March 16–17, 2015: Training
March 17–19, 2015: Conference
Boston, MA

How To Talk To Non-Engineers

David  Sklar  (David Sklar, Inc.)
1:15pm–2:45pm Thursday, 03/19/2015
Business Skills, Scale
Location: 306
Average rating: ***..
(3.56, 9 ratings)
Slides:   1-PDF 

Prerequisite Knowledge

Desire and/or need to use people in addition to code to accomplish one's goals. Willingness to hear and understand non-technical needs and priorities.

Description

Perhaps, as a software engineer or budding architect, you’ve had to be in a meeting with one of these people:

  • A business person who wants all three of “fast”, “cheap”, and “good”
    without understanding the nature of any necessary tradeoffs.
  • A product manager who provides a laundry list of features that all
    seem equally critical.
  • A designer who aims for pixel-perfect replication of a beautiful but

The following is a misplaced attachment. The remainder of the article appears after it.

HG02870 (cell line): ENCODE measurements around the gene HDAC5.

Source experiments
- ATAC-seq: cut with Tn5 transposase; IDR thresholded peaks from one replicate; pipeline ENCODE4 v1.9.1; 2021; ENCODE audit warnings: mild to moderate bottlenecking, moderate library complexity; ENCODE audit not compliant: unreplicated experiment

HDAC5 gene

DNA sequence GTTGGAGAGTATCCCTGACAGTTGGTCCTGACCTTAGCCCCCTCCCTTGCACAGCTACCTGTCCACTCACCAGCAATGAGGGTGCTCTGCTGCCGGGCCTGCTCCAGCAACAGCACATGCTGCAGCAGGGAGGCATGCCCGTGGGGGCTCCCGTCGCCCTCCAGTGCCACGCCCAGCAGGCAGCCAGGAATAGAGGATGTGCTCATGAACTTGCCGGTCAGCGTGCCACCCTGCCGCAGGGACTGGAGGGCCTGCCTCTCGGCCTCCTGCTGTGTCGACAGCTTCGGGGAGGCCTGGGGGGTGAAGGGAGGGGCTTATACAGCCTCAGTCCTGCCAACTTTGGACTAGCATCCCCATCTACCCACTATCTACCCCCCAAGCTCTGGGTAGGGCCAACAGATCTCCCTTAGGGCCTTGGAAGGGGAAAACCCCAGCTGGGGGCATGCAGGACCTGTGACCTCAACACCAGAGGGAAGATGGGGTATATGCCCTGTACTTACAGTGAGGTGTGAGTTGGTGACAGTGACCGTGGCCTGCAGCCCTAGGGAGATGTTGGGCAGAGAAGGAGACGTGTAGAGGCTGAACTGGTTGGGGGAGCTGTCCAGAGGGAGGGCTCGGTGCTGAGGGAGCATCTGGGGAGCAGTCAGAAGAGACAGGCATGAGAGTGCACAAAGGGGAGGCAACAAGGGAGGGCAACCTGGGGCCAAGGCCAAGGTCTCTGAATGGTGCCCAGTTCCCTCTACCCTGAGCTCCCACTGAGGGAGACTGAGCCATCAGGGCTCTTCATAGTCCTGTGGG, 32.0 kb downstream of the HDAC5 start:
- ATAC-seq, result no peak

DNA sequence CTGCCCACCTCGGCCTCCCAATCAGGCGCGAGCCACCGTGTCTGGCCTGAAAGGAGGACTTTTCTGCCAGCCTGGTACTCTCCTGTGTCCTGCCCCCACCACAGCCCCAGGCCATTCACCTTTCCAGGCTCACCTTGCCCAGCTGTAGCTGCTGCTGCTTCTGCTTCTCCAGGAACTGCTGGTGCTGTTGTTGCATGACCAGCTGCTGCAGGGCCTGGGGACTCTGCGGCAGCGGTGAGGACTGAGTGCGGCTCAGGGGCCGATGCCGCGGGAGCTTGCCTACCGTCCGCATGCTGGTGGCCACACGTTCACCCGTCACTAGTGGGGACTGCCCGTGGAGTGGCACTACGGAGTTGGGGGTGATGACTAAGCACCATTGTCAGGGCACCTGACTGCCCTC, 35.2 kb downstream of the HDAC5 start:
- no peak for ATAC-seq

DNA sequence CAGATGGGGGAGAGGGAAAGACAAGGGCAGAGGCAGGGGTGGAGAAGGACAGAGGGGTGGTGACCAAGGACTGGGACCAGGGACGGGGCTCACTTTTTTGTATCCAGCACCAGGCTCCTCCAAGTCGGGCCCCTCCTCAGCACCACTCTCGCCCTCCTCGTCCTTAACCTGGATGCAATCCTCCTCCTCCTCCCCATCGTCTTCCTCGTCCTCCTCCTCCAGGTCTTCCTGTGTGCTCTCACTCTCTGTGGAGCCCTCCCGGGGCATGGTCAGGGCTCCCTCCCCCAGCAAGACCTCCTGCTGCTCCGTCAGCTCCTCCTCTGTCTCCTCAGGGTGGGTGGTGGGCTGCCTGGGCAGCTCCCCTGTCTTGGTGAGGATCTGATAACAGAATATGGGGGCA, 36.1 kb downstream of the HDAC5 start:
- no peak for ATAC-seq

impossible mock-up.

It’s frustrating. And those folks are probably frustated if they hear
you explain away their priorities with a jargon-filled discourse on
Brewer’s CAP theorem, shared library version mismatches, and
Firesheep snooping.

Yet becoming a software architect means you have to help everybody cooperate.

When you’re just starting your career, the code you write is often the
sole focus of your job so you can avoid a lot of this and let more
senior project leads shoulder this burden. But as you develop your
abilities and want to become one of those project leads (or beyond?)
You need to play nice with others.

This talk helps you become a more effective architect by giving you
tools and techniques for having successful, productive conversations
with all those non-coders in your meetings. We’ll talk about good
questions to ask, good ways to answer questions, and other
communication skills that will turn you from a rage-filled nerd
wanting vengeance on anyone with pointy hair to a light among the
nations who can lead your team to happy success.

Photo of David  Sklar 

David  Sklar 

David Sklar, Inc.

David is an independent consultant who solves your API design, distributed systems, and engineering culture problems. He’s the author of Learning PHP 5, Essential PHP Tools, and co-author of PHP Cookbook. His scintillating blog is at http://www.sklar.com/blog/. David lives in New York City and has a degree in Computer Science from Yale University.